We have been taught in our childhood that it’s rude to point. But some scientists claim otherwise. As per these study authors, gesturing could aid in enhancing communication. Psychological scientist Spencer Kelly from Colgate University, along with Asli Ozyurek and Eric Maris from Radboud University Nijmegen (The Netherlands) want to examine the communication between speech and gesturing and how significant this association could be for language.
The study involved volunteers observing small videos of general movements like washing dishes or cutting vegetables. After that, they saw a 1-second video of a gesture and a spoken word. In the congruent trials, the speech and gestures were connected. For instance, if someone said ‘chop’ then even the gesture was of chopping. But in the incongruent trials, even though the spoken word was ‘chop’, a twisting gesture was shown. Thus they were not related. The volunteers had to apparently signify whether the speech and gesture were connected to the first video they viewed.
The outcomes is said to have disclosed that the congruent trials were performed in a better way as compared to incongruent trials by the volunteers. It was observed that they seemed to be quicker and more precise when the gesture and spoken word were related. Moreover, these results appeared to duplicate when the volunteers were asked to focus only on the spoken word and not the gesture.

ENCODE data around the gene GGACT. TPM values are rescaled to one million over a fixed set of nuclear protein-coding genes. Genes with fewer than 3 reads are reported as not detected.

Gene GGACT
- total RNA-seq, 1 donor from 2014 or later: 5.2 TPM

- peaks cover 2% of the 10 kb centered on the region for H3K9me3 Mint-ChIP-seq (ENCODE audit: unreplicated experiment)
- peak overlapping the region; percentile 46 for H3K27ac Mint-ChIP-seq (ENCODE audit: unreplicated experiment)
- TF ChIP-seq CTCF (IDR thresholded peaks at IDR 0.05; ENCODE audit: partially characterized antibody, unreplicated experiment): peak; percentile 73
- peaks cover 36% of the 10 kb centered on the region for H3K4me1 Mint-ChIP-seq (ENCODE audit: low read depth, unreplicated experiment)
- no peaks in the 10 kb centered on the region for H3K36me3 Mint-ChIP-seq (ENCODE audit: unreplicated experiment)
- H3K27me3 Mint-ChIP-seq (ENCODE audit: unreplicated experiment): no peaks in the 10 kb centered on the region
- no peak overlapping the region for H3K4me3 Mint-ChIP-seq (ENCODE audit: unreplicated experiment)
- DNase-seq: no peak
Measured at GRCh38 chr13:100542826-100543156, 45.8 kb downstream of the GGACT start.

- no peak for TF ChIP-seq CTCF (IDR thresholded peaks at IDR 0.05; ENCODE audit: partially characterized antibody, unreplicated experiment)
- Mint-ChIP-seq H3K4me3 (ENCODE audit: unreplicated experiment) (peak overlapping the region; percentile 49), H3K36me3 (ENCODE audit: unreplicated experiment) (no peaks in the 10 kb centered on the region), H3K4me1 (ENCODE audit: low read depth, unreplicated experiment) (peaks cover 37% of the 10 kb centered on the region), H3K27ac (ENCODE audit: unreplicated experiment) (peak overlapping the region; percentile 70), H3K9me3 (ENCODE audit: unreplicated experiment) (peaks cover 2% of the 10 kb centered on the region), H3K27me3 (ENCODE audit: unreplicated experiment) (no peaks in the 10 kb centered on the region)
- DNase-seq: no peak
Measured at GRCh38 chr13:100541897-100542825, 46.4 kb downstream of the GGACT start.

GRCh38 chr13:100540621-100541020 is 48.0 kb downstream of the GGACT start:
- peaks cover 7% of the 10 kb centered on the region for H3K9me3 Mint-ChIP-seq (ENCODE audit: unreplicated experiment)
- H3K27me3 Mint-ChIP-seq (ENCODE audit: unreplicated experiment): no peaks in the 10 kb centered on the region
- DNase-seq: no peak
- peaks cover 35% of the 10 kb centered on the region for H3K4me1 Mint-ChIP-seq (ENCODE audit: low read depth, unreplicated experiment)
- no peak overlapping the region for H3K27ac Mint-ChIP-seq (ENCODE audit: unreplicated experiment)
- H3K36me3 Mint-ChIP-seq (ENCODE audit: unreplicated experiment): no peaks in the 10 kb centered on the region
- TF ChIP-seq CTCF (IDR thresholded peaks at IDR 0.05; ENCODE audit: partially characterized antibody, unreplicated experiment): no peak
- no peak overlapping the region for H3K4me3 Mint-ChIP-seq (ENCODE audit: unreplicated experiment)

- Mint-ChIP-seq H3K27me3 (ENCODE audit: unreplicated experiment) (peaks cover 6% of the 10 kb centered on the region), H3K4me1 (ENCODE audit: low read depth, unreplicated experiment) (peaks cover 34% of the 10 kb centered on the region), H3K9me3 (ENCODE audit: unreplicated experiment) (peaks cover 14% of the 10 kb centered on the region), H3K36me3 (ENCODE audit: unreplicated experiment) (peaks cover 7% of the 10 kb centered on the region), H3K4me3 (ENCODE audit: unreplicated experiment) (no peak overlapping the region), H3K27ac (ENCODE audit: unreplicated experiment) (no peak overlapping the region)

Taken together, these findings supposedly propose that when gesture and speech express matching information, they are apparently simpler to comprehend as compared to the time they express diverse information. Additionally, these outcomes seemed to signify that gesture and speech could develop into an integrated method that assists in understanding language.
The study authors commented, “These results have implications for everyday communicative situations, such as in educational contexts (both teachers and students), persuasive messages (political speeches, advertisements), and situations of urgency (first aid, cock pit conversations).”
As per the experts, they propose that that the best manner for speakers to get their message understood is to coordinate what they say with their words with what they do with their hands. They conclude by mentioning that that if one really wants to make their point clear and readily understood, let their words and hands do the talking.
The findings were published in Psychological Science, a journal of the Association for Psychological Science.